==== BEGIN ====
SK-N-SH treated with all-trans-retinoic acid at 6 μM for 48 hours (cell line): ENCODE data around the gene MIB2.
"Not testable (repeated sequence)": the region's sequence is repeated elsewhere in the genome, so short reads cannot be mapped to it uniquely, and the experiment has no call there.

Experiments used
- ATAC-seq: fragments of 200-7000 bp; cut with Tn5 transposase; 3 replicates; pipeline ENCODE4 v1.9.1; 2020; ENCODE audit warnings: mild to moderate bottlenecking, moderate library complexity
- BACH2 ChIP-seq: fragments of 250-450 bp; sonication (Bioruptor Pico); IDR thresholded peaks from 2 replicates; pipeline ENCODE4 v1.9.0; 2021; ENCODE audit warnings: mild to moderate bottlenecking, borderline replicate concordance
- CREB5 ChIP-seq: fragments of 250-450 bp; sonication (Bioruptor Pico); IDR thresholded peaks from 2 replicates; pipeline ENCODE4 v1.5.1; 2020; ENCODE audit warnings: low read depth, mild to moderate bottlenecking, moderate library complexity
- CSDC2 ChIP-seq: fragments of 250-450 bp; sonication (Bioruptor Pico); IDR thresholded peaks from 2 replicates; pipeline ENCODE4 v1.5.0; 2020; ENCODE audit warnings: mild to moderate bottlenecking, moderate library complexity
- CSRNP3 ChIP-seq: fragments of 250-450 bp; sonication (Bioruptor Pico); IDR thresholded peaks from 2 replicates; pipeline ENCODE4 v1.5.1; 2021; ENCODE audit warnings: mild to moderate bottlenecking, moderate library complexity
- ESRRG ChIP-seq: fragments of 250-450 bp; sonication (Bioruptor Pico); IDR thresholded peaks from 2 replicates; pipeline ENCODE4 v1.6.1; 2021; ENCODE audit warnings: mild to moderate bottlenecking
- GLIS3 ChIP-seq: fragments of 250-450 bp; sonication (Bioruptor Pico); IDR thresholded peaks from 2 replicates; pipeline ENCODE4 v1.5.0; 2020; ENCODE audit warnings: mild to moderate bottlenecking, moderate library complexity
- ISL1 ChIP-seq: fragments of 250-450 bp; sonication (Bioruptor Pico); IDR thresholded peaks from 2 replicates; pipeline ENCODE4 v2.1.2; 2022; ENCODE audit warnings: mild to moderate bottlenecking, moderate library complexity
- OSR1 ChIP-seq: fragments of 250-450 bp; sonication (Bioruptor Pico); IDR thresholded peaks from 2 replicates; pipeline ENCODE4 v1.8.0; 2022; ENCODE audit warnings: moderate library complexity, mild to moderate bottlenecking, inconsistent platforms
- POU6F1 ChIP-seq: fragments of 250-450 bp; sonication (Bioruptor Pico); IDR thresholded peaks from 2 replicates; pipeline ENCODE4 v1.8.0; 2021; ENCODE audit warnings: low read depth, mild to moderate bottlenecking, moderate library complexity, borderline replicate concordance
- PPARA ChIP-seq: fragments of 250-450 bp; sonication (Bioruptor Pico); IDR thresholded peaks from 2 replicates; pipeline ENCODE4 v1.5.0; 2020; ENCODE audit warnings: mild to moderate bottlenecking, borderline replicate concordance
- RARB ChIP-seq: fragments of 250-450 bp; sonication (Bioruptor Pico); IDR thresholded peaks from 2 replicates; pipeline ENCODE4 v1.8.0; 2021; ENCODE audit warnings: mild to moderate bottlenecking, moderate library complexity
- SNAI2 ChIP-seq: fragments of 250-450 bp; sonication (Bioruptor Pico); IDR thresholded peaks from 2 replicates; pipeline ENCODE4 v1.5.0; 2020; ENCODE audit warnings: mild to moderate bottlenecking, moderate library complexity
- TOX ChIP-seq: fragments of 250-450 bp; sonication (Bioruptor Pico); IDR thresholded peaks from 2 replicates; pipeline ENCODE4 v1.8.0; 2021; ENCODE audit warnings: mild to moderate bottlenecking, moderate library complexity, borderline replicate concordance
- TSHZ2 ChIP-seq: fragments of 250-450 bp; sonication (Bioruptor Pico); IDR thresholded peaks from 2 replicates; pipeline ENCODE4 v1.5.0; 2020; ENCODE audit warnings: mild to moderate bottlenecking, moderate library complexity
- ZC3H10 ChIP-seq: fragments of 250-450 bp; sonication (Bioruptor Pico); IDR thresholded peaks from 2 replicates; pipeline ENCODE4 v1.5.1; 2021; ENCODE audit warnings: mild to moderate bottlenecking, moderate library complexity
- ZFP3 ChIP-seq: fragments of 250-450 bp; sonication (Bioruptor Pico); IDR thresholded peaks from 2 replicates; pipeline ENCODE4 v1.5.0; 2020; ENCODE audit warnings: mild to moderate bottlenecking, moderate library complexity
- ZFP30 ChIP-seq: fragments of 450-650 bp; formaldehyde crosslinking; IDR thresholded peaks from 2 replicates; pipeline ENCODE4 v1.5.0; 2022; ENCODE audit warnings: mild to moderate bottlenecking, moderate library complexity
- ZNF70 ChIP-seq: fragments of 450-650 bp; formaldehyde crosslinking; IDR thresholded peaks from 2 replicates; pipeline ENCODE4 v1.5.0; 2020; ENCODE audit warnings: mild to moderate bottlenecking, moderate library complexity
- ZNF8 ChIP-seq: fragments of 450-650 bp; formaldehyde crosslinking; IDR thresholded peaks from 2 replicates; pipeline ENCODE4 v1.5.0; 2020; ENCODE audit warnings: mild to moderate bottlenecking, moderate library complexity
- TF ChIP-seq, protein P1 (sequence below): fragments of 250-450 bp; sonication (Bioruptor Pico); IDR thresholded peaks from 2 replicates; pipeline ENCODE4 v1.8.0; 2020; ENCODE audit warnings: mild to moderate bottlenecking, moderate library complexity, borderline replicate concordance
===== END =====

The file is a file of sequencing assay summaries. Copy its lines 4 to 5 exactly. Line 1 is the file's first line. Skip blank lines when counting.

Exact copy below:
- ATAC-seq: fragments of 200-7000 bp; cut with Tn5 transposase; 3 replicates; pipeline ENCODE4 v1.9.1; 2020; ENCODE audit warnings: mild to moderate bottlenecking, moderate library complexity
- BACH2 ChIP-seq: fragments of 250-450 bp; sonication (Bioruptor Pico); IDR thresholded peaks from 2 replicates; pipeline ENCODE4 v1.9.0; 2021; ENCODE audit warnings: mild to moderate bottlenecking, borderline replicate concordance